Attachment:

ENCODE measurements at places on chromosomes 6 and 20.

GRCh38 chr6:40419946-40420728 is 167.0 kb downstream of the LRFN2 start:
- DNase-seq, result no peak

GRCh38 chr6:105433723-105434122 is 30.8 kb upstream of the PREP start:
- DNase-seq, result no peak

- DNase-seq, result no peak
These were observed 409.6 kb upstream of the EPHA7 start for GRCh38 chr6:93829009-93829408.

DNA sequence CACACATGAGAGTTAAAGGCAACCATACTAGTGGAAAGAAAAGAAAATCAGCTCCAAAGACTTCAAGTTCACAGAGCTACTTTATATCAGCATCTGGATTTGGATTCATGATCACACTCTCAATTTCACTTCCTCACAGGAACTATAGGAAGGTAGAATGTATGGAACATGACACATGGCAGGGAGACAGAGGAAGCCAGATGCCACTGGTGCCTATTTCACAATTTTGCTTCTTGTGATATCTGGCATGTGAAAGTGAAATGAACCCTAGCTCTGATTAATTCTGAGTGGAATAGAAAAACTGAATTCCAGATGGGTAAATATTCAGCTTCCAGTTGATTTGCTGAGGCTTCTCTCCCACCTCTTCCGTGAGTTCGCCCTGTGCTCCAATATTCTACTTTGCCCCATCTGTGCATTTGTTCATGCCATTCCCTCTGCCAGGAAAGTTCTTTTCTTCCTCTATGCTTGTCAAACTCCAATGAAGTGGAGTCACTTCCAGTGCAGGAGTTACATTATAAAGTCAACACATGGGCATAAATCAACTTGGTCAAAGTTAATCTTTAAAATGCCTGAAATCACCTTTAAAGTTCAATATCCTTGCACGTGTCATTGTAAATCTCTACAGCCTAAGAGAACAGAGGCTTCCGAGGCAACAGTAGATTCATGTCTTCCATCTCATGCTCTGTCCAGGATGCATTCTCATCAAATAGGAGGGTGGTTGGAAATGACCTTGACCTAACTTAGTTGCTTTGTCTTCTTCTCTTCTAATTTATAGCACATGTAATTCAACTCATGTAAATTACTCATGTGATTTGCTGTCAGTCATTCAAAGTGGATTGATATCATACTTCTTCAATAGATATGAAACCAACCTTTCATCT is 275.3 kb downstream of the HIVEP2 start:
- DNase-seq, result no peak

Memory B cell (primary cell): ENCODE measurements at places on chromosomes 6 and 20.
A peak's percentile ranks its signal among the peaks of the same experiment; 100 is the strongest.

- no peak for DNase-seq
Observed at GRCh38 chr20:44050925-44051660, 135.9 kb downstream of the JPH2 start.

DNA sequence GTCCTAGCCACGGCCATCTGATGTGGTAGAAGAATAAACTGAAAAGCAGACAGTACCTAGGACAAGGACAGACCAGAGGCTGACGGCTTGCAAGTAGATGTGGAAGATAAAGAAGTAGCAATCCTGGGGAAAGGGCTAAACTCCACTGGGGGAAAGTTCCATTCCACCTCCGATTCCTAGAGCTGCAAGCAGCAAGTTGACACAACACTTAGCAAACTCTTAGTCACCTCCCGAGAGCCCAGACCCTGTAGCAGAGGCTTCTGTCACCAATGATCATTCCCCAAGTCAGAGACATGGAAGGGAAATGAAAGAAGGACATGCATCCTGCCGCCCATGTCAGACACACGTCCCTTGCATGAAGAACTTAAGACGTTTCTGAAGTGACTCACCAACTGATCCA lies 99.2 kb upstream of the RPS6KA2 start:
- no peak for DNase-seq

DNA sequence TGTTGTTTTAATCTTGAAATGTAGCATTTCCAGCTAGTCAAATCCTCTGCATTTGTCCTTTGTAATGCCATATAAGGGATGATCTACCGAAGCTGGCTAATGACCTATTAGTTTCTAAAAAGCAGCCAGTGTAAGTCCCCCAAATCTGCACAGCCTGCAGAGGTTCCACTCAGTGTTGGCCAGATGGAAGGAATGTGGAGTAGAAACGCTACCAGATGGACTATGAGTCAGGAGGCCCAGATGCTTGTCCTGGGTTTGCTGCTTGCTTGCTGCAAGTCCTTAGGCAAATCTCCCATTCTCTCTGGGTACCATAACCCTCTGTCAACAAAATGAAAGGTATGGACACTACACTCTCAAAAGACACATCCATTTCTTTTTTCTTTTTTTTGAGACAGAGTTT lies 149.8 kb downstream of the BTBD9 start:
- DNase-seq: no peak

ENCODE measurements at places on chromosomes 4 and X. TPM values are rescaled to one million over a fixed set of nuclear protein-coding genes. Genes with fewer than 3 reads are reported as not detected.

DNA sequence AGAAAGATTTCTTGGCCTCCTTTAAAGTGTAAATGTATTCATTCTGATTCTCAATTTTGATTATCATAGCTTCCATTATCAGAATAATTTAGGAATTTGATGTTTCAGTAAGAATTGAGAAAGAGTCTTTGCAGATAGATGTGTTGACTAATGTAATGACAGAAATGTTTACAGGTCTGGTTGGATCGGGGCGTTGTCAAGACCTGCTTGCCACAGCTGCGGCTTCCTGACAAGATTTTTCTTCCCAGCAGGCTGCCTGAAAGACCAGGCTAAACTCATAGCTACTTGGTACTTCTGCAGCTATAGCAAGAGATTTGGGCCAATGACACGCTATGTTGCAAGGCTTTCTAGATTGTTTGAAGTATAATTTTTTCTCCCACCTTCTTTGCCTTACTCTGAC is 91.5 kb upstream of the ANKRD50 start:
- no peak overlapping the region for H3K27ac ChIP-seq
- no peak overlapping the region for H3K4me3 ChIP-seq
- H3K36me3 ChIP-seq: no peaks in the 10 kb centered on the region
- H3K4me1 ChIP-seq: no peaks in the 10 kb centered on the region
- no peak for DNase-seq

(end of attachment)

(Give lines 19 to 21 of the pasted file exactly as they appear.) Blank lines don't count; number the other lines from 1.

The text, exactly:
DNA sequence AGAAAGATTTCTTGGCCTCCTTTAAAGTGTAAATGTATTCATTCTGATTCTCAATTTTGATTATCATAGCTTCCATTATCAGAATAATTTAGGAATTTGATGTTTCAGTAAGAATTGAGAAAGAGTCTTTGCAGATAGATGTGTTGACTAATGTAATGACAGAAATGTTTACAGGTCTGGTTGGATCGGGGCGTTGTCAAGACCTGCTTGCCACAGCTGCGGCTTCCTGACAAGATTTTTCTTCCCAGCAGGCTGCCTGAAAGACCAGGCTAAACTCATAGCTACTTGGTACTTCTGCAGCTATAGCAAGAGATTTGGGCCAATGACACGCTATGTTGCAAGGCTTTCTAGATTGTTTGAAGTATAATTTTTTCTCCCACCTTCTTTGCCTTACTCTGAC is 91.5 kb upstream of the ANKRD50 start:
- no peak overlapping the region for H3K27ac ChIP-seq
- no peak overlapping the region for H3K4me3 ChIP-seq